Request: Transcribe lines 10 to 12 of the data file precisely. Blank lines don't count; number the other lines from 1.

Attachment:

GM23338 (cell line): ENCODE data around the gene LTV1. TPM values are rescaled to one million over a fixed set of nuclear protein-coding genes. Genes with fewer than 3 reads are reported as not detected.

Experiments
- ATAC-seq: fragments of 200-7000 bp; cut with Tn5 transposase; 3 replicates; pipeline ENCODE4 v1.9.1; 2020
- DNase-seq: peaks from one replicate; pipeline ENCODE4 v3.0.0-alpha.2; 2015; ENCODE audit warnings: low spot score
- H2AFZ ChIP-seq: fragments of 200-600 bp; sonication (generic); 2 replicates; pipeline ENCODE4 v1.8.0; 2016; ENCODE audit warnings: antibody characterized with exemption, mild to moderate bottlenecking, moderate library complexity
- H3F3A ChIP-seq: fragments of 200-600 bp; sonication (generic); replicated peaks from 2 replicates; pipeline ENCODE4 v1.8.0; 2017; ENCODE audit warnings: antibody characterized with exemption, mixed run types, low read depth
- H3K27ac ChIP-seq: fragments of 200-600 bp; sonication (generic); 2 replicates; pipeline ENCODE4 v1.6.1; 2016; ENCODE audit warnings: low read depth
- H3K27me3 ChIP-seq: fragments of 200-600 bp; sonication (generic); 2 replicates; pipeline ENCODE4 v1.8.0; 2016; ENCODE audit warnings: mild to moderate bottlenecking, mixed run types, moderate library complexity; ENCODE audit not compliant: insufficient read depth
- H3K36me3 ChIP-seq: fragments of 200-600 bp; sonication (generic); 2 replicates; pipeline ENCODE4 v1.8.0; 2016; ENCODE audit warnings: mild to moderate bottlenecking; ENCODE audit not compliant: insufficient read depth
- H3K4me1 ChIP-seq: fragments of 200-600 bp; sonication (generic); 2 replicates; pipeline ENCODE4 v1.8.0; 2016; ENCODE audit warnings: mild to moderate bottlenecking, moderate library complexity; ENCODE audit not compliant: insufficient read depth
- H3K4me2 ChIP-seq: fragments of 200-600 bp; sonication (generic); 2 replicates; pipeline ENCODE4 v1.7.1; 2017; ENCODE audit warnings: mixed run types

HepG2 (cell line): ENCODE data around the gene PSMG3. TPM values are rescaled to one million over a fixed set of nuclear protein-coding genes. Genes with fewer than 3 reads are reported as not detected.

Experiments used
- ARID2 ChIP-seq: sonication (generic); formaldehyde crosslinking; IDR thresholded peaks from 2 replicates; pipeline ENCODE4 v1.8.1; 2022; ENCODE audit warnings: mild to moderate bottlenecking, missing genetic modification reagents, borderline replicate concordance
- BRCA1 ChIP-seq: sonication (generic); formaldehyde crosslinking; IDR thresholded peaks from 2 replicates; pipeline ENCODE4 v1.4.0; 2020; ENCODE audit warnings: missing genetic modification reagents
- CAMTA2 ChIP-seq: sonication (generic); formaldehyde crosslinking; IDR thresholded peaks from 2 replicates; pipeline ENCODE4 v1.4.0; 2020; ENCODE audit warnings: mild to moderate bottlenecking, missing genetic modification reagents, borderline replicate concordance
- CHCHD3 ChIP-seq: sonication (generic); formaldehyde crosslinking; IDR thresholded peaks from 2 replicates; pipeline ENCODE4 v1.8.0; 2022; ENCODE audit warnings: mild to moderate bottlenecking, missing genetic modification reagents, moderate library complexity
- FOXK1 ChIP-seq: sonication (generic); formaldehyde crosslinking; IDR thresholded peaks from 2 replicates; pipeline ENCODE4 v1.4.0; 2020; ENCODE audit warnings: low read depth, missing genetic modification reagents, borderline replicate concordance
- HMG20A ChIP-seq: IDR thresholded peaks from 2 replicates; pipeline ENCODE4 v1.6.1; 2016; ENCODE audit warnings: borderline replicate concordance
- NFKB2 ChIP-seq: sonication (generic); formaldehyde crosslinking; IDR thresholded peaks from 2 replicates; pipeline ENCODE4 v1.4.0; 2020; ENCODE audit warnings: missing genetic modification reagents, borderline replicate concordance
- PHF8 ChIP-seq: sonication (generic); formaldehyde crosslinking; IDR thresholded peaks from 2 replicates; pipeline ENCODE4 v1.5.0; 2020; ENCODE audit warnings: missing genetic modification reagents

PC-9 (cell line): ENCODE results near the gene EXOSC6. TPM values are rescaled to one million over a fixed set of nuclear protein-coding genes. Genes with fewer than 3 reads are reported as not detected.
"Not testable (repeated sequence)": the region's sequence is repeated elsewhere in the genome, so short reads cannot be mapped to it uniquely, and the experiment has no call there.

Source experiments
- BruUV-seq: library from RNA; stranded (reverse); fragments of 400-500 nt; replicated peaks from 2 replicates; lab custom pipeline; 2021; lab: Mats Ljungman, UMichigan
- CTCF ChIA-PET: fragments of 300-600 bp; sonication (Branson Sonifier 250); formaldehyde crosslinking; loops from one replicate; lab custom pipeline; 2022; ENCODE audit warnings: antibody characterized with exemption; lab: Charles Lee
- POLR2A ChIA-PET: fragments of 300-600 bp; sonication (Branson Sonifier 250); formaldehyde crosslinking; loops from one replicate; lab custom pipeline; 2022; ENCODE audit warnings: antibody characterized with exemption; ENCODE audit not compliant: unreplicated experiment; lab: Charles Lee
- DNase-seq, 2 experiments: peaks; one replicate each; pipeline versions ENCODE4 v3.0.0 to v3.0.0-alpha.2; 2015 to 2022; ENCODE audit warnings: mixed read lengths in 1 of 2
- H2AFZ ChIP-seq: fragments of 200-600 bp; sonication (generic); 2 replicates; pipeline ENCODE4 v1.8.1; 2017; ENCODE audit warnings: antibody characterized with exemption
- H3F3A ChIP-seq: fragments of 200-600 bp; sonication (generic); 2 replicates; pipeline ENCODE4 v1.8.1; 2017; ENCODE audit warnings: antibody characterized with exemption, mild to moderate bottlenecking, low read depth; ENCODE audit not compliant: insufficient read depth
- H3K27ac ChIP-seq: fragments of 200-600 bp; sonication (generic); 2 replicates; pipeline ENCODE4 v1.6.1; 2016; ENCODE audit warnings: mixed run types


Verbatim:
- H3K4me1 ChIP-seq: fragments of 200-600 bp; sonication (generic); 2 replicates; pipeline ENCODE4 v1.8.0; 2016; ENCODE audit warnings: mild to moderate bottlenecking, moderate library complexity; ENCODE audit not compliant: insufficient read depth
- H3K4me2 ChIP-seq: fragments of 200-600 bp; sonication (generic); 2 replicates; pipeline ENCODE4 v1.7.1; 2017; ENCODE audit warnings: mixed run types

HepG2 (cell line): ENCODE data around the gene PSMG3. TPM values are rescaled to one million over a fixed set of nuclear protein-coding genes. Genes with fewer than 3 reads are reported as not detected.